The mean performance level rated for the robotic-assisted RFA procedure was 4.6 ± 0.5, in which the score 5 was achieved in 7 patients and the score 4 was achieved in the remaining 4 patients. The patients’ demography, treatment protocols, radiation dose and evaluation of treatment outcomes are summarized in Table 1.

Table 1 Patient demography and performance evaluation of the robotic-assisted CT-guided radiofrequency ablation (RFA) for hepatocellular carcinoma (HCC) (11 patients, 17 lesions)


Image guidance techniques have revolutionised the performance of interventions in medicine developed from the use of advanced imaging investigations. These developments have been adapted for neurosurgery, orthopaedic procedures, urological surgery, etc. Current research into the combined application of image-guided surgery and robots with the complexities of soft tissue registration, operative navigation and surgical use presents unique engineering challenges and new knowledge requirements for interventional radiology.

Recent advances in robotically guided interventions have been successful in assisting placement of needles or related instruments for surgery or interventional procedures [49]. Magnetic resonance imaging (MRI)-compatible robots have also been developed despite their significant engineering challenges and are continuing to be investigated for prostate biopsy utilising the potential advantages of multiparametric MRI. There may also be a future role for improving the accuracy and precision of radioactive seed placement for prostate cancer using the interventional robotic device [10].

The robot used in this study was a CT- or PET-CT-guided needle positioning system for interventional procedures. The system calculates coordinates on DICOM images from CT or PET-CT and guides the placement of the needle accurately within the body using a robotic arm. The depth of needle placement is pre-determined by the system but the operator still has the option of varying this for increased safety. The system can be used for tumour targeting for abdominal and thoracic interventions, including biopsy, fine needle aspiration cytology (FNAC), pain management, drainage and tumour ablation.

Earlier robotic guidance devices required extensive installation and were often cumbersome and occupied a lot of space in the operation room [6, 11, 12]. Devices that are time consuming in terms of pre-arrangement and usage are economically unattractive and are therefore not likely to be used in daily routine. ROBIO™ EX requires minimal effort to be mounted and registered to the CT device using the InstaReg™ technology (Perfint Healthcare Pvt Ltd., Florence, OR, USA). The system is motorised and can be operated by one person. These features reduced the complexity of the robotic-guided procedure.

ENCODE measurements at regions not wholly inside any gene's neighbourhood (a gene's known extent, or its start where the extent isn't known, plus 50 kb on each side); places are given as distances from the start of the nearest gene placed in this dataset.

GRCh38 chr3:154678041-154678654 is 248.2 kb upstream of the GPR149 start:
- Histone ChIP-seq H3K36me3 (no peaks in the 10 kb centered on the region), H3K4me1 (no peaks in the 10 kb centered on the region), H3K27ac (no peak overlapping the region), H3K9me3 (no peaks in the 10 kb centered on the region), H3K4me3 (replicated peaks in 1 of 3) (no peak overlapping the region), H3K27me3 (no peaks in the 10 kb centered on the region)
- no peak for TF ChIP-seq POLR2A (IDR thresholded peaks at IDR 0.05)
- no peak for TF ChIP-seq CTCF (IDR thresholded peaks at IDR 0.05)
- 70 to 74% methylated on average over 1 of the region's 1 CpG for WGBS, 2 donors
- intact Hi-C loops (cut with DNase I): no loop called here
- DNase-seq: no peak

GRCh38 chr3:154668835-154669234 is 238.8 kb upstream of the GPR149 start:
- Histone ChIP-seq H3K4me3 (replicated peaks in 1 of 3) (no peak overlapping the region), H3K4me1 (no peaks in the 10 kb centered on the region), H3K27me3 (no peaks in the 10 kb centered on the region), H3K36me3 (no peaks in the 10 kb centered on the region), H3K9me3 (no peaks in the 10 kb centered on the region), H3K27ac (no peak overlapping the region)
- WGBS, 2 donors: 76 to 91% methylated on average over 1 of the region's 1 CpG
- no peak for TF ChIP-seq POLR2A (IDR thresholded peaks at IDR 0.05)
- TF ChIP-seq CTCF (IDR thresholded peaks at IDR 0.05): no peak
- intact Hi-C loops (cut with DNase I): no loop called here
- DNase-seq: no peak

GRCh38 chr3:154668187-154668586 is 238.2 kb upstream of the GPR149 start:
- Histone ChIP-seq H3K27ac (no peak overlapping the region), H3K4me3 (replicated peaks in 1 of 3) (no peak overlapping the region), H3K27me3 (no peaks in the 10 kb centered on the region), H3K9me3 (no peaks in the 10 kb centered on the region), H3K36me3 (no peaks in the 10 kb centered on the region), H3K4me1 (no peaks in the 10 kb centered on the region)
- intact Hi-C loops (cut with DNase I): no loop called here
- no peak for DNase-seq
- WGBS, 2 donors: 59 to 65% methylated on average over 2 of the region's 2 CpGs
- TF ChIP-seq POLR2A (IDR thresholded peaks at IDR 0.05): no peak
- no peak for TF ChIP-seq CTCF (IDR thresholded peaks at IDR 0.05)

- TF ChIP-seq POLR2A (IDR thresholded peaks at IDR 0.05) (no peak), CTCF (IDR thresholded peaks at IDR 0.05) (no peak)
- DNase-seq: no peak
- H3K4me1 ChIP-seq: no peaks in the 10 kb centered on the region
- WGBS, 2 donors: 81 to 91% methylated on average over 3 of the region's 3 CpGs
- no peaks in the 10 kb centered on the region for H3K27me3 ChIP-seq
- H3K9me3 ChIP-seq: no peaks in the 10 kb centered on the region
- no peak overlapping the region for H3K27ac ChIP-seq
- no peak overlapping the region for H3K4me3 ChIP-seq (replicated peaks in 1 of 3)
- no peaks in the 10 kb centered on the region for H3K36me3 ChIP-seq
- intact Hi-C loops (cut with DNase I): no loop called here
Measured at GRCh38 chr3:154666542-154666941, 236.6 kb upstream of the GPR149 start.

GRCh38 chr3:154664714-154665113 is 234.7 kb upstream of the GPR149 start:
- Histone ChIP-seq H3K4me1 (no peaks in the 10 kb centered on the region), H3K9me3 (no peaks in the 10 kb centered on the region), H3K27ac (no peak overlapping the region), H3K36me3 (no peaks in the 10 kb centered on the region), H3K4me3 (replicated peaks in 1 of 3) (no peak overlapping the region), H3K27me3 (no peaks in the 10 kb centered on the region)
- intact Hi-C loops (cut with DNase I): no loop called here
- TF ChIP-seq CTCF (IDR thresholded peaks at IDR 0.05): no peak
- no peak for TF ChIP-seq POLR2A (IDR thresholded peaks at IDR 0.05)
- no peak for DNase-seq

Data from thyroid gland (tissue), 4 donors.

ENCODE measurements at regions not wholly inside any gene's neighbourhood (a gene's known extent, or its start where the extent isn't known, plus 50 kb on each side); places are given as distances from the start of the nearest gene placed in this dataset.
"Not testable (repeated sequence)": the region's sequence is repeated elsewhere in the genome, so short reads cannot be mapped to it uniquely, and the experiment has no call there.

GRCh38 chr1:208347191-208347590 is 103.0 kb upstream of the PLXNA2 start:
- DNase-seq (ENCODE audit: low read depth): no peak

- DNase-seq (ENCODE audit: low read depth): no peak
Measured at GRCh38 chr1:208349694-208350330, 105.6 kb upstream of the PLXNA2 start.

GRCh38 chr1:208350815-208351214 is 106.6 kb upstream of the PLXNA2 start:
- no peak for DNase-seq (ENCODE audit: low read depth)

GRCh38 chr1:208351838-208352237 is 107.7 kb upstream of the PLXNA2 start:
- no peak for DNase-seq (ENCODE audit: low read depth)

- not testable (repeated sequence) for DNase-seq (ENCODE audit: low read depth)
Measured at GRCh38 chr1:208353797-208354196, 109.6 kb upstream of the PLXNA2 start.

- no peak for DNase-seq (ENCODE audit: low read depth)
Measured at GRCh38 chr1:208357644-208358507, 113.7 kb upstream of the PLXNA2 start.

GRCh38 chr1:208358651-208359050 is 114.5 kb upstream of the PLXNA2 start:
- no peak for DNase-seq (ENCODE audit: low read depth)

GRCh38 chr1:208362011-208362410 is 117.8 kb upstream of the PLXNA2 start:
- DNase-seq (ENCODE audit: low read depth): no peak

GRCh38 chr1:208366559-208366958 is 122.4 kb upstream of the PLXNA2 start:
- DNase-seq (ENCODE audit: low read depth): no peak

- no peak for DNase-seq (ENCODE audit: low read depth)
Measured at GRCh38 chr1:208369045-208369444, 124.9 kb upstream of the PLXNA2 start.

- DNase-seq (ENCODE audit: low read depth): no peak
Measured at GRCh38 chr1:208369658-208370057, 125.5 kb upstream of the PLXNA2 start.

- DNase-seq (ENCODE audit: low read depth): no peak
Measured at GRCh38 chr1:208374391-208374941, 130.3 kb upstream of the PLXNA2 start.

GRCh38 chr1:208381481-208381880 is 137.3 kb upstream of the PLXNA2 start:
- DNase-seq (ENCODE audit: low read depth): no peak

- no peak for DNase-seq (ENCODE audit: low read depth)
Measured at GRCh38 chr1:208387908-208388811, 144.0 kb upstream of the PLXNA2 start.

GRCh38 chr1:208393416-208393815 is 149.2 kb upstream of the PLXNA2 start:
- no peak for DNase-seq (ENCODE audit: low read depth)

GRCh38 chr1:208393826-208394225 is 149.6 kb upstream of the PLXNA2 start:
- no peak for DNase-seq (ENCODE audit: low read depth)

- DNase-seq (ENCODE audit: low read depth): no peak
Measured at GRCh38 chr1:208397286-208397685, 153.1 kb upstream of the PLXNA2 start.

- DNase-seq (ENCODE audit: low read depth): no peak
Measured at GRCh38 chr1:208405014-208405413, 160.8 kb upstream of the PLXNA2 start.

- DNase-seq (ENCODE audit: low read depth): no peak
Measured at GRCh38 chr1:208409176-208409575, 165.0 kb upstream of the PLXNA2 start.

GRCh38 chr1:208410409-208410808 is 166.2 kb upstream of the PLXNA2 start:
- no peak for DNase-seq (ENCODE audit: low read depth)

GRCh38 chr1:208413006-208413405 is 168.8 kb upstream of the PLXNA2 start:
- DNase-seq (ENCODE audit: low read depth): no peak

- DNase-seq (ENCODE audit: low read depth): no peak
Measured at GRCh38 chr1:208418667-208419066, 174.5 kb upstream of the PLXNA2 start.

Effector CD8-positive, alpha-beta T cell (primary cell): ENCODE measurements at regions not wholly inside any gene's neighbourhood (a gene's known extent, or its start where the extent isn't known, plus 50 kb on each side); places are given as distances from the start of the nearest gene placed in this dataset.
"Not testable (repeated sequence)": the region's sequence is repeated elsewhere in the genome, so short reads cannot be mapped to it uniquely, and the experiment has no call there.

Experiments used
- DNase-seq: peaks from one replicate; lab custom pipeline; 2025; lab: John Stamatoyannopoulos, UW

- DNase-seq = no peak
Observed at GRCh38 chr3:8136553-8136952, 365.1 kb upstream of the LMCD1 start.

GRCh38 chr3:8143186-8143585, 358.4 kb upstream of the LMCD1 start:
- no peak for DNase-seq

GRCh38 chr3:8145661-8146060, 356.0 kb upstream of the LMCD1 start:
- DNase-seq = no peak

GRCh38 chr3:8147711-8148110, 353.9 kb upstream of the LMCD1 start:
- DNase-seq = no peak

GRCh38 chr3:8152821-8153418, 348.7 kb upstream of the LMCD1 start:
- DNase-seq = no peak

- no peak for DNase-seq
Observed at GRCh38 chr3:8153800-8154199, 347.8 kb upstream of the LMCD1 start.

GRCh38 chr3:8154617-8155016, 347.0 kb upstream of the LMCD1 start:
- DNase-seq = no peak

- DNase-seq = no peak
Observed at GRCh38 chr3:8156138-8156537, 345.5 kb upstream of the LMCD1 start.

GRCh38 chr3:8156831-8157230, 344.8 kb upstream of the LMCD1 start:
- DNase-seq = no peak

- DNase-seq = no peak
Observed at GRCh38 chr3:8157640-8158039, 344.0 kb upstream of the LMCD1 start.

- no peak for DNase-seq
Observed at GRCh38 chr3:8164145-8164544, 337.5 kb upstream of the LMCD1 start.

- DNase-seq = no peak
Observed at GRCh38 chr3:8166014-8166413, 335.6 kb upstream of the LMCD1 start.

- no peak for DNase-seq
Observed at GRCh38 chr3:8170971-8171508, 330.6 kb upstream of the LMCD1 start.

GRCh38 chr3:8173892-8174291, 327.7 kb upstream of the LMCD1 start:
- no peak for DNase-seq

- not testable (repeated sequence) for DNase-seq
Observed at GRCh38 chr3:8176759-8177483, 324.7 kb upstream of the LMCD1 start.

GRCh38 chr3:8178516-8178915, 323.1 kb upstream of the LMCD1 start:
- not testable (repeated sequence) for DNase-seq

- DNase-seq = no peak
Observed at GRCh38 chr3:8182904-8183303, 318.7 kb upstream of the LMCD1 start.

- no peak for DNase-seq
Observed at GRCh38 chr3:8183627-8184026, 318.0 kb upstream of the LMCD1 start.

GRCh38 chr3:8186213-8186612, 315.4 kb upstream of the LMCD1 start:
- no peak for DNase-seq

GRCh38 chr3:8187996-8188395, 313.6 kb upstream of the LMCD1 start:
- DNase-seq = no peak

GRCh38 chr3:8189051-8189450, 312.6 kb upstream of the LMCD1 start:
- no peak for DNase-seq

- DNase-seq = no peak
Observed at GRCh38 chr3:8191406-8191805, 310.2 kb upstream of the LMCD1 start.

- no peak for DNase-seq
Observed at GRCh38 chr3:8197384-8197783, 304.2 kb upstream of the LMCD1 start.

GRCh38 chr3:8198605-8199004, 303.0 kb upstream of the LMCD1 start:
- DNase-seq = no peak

Localisation and navigation of the robots are usually performed with optical or magnetic localisation spheres, requiring a pre-procedure import and processing of the 3D data to the robot’s workstation, which can be a complex and time-consuming procedure. However in our preliminary experience with the Robio™ EX, we found the overall satisfaction with the performance to be high. Even though the planning did take time, it was found to be intuitive and this increased time was compensated for by greater speed and accuracy in placing the RFA needles.

Most importantly, the greater control and ease of needle placement outside the bore of the CT gantry without exposure to ionising radiation was a tremendous benefit. Both before and during the needle insertion, neither direct exposure of the interventionist’s hands to the radiation beam was involved, nor was the use of inaccurate holding devices such as forceps necessary. During the conventional CT-guided RFA procedure, insertion and placement of the RFA needle are performed manually under the guidance of real-time CT fluoroscopy. This challenging procedure needs to be performed by an experienced interventional radiologist and certain impreciseness during the manual insertion is unavoidable. The continuous reassessment and repetitive corrections of the needle orientation under the guidance of CT fluoroscopy could lead to an increase in radiation exposure to the patients as well as the attending staff. Our study showed a significant reduction of CT fluoroscopic dose in patients of 43.9 % (DLP) and 59.2 % (CTDIvol) comparing robotic and non-robotic-assisted RFA for HCC. This comparison might be biased because the radiation dosimetry data for conventional RFA were collected from our historical HCC patients in our hospital database. Further the interventional radiologist who participated in this study was aware of the objective of dose assessment; therefore, there might be unintended biasness in reducing the fluoroscopic dose. A randomised controlled study with a larger sample size would be necessary to confirm this.

Although we did not specifically measure the set-up time in the patients treated, the interval between docking the device until it was finally attached and powered up was less than 5 min. The time until the acquisition and planning were completed took an average of another 10 min. Although there is an initial set-up time for the robot and planning, this can be compensated for by reduced need (or time) of needle repositioning using the manual method. Future analysis is proposed to evaluate the time efficiency of the whole procedure.